Guidebooks steer travelers toward culinary treats
For travelers with food on their minds, here are some recently published books: "Walnut Wine & Truffle Groves: Culinary Adventures in...
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For travelers with food on their minds, here are some recently published books:
"Walnut Wine & Truffle Groves: Culinary Adventures in the Dordogne" (Running Press, $29.95)
Some places get all the publicity, and others, like the Dordogne region of France, are relatively unknown. This handsome book tries to introduce readers to one of France's best culinary destinations, a bucolic province about 100 miles east of Bordeaux. Author Kimberley Lovato describes Dordogne as "undiscovered territory," a place where one can easily — and joyfully — get lost. Lovato visits local farms, markets and wineries, offering a culinary portrait of a region and its people. What's more, she includes many wonderful recipes, such as roasted eggplant and the aperitif vin de noix (walnut wine), a sweet dark wine made from green walnuts. Gorgeous color photographs too.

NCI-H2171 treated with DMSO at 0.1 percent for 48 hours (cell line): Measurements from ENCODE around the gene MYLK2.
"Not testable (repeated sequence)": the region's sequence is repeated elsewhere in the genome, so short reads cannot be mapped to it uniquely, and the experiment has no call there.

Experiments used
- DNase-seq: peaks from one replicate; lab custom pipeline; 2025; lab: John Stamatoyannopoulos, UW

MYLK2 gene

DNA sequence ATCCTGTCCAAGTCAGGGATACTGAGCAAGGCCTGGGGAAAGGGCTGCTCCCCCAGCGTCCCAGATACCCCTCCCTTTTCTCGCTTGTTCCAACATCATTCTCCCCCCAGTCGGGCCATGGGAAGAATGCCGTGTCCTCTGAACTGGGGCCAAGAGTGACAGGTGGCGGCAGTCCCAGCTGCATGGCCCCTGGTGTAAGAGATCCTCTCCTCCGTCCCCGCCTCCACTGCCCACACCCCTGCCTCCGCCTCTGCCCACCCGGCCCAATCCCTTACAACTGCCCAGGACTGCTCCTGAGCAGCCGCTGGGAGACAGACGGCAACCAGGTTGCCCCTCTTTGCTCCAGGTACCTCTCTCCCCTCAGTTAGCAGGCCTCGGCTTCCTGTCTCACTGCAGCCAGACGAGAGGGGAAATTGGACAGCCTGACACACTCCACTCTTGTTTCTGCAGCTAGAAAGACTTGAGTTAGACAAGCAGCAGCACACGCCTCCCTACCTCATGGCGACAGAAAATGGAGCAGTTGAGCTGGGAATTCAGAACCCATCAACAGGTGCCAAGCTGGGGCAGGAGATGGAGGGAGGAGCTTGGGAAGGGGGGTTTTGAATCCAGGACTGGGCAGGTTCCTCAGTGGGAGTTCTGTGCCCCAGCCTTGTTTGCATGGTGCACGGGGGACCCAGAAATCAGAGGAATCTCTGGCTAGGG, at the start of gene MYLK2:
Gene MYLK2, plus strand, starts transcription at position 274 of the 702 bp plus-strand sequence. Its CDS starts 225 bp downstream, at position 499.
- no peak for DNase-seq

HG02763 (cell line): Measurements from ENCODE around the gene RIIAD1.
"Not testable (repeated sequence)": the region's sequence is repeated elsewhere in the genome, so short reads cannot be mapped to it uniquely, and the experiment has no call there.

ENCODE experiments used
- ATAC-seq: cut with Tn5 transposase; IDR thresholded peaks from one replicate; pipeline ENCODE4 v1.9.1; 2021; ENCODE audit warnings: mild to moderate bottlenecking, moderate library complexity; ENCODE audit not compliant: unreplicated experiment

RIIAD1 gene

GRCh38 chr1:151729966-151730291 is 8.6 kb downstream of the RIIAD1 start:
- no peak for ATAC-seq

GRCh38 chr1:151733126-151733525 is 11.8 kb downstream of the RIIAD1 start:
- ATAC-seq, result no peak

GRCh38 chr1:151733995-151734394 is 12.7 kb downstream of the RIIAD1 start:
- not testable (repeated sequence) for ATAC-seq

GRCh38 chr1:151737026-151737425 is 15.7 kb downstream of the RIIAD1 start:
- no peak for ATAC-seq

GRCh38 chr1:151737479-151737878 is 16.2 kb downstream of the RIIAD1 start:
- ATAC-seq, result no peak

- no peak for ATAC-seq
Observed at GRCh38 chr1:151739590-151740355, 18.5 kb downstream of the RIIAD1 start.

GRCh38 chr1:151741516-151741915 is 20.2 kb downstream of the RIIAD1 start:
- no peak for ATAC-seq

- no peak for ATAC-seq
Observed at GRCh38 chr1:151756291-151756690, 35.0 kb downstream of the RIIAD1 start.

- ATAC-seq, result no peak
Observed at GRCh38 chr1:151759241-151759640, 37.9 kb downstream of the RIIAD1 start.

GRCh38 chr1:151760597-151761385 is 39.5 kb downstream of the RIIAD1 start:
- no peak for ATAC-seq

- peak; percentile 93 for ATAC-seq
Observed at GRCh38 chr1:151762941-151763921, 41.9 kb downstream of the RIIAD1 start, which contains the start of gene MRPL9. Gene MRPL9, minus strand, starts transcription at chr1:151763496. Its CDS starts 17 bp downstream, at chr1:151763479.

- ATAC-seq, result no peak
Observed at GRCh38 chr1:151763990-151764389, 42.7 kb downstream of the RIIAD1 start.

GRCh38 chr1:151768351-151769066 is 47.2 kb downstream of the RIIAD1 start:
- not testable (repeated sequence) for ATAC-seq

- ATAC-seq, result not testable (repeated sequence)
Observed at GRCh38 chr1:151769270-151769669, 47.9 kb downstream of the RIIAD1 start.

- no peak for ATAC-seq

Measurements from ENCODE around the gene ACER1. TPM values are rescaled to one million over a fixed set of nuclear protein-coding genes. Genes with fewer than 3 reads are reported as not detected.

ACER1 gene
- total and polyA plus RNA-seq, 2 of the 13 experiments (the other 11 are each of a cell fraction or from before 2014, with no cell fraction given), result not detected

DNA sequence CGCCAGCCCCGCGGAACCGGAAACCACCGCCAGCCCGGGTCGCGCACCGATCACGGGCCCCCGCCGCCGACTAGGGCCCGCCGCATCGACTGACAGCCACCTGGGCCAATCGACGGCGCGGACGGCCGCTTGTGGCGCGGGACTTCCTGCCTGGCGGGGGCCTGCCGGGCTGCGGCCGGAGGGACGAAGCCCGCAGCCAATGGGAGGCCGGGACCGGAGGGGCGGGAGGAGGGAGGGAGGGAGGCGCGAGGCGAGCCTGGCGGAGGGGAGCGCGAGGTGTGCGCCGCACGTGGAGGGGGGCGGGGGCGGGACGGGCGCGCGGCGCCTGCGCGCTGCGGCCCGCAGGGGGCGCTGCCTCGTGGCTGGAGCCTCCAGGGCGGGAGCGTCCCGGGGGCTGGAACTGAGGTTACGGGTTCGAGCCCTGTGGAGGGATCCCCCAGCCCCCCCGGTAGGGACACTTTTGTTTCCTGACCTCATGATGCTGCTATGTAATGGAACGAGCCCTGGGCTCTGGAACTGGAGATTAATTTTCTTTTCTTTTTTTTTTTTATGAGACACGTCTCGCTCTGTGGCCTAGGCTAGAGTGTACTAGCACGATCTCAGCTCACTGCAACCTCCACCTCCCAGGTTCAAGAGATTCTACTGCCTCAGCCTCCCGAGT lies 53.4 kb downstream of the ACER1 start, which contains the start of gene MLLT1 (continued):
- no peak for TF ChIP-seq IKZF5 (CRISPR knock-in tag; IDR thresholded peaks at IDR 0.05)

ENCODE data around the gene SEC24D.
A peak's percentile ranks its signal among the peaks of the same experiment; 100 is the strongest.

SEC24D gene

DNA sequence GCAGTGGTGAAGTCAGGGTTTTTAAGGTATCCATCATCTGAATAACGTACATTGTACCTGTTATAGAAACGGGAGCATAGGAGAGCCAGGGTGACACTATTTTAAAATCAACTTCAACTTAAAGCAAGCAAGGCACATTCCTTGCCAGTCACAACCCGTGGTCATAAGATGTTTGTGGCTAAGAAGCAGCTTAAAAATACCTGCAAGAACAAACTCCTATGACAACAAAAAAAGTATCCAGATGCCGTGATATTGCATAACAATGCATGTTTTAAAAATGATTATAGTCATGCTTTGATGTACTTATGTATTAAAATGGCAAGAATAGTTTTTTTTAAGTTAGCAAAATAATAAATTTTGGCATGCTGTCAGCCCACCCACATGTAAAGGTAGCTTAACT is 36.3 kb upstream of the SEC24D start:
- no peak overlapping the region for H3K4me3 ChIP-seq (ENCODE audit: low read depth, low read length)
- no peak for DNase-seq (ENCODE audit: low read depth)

"Markets of New York City" (Little Bookroom, $16.95)
This lovely little book offers an insider's guide to the best artisan, farmer, food and flea markets in the Big Apple.
Author Karen E. Seiger writes that each week there are more than 50 farmers markets in the city's five boroughs. She describes the markets here as "traditional, charming, and edgy"; most of them are well-established, but there are plenty examples of new and upcoming ones. She offers two valuable lessons: If you like it, buy it now (because many of the items are one-of-a-kind); and set a budget for the day "and stick to it." She profiles permanent and semi-permanent markets, annual and semiannual markets, holiday markets and the numerous artists who populate the scene. Quirky and fun.
"Food Sake Tokyo" (Little Bookroom, $29.95)
Japanese-American chef and sommelier Yukari Sakamoto unveils the diversity and subtlety of Japanese food, which "are almost completely unknown to most Westerners." She explains Japanese food philosophy, offers advice on basic etiquette and proper attire, introduces the basic ingredients of the Japanese pantry, and describes the astonishing number and types of restaurants
Sam and Sara Lucchese create handmade pasta out of their kitchen-garage adjacent to their Ballard home. Here, they illustrate the final steps in making pappardelle pasta.